W. H. Auden’s observation, “We wage the war we are” also applies to human collectives. Carl Jung eloquently described the “collective unconscious,” one example seen often in mob psychology where otherwise law-abiding people can have subterranean demons stirred up to the point of violent behavior. And sociologists and anthropologists…and other social scientists…are adept at delineating how our connection with social groups influences our behavior much more than we ever would like to acknowledge. Psychologist Jonathan Haidt has very interesting recordings on YouTube and TedTalks in which he shows evidence that my “firm conviction” to be a liberal Democrat is not without unconscious motivation just as Conservative Republicans are also driven by similar needs.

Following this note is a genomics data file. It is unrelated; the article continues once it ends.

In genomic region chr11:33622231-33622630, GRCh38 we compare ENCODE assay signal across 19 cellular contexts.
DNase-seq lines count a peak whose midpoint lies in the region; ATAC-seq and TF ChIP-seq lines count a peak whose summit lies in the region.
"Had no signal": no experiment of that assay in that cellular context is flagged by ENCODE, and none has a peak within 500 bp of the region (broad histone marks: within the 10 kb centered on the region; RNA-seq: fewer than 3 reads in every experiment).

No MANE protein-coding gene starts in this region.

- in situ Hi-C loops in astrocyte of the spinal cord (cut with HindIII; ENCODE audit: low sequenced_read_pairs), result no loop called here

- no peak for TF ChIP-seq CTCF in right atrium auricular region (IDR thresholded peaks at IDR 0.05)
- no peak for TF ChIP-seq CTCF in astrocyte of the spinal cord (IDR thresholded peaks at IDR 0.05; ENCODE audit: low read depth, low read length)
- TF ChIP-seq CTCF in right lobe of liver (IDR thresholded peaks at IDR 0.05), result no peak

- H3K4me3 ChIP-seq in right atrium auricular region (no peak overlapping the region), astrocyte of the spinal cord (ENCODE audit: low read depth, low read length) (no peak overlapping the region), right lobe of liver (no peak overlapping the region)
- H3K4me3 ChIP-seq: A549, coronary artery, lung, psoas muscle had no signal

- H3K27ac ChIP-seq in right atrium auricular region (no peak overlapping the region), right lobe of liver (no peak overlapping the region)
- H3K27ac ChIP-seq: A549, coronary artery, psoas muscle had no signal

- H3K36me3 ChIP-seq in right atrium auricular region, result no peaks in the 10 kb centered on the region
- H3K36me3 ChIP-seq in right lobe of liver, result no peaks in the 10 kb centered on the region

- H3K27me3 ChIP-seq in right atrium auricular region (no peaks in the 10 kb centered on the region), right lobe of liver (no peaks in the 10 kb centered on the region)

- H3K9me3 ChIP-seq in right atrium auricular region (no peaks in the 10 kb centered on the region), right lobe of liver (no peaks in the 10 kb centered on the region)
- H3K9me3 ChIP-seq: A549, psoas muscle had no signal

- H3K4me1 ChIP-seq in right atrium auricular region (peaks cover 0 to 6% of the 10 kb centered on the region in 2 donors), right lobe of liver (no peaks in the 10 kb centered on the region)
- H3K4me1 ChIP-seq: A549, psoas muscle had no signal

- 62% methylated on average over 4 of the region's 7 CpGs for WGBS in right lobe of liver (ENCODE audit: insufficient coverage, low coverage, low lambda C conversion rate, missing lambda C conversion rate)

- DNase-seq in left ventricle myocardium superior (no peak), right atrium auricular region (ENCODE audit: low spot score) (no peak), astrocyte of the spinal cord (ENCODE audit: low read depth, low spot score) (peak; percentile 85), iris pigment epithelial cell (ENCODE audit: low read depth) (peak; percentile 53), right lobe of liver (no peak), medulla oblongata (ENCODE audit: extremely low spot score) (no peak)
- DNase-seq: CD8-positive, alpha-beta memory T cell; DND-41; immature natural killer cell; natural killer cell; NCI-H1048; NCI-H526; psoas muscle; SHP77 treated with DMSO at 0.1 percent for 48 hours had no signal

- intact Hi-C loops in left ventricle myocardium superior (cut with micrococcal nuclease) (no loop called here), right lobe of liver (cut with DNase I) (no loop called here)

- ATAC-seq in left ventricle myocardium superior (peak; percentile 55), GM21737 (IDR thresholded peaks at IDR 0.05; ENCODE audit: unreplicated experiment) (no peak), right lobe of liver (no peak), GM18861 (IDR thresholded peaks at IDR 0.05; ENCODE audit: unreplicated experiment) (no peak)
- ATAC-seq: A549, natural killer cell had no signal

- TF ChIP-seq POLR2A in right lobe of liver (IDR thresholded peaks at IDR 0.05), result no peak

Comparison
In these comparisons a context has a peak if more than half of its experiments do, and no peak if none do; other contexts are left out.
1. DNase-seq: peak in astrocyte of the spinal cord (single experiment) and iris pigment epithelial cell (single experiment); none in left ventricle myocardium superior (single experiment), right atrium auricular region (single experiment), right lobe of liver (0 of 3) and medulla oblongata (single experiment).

Even the species as a whole can be compared to an individual child, still early in development, struggling to integrate fragmented impulses into a working, harmonious whole. Just in my lifetime, with technological advances like computers and the internet, our world is so much “smaller,” so much more a “whole”, and we are so very near, yet so very far, to being able to come much closer to world peace and harmony than ever before. We have the means, but lack the will. And I recently came across someone who pointed out the “coincidence” that terrorism has emerged as a formless (i.e. “stateless”) expression of the violent dimensions of our collective unconscious. Jung would say that our collective unconscious is telling us that all of our accomplishments deriving from our conscious need for structure and organization, are finding their complement in the chaos of violence. It is as if our collective unconscious is reminding us, “Oh yes. Technology and progress is great. But it comes by sublimating repressed violent impulses and these violent impulses need to be given attention.” The goal is to continue to seek meaning and coherence in our world while simultaneously acknowledging and addressing the violent unconscious impulses that are within us all. And this can be done through sublimation such as with religion, literature, art and mythology. But I issue a caveat re religion—“Danger, danger Will Robinson.” For religion can easily become just another form of violence as we see so often today.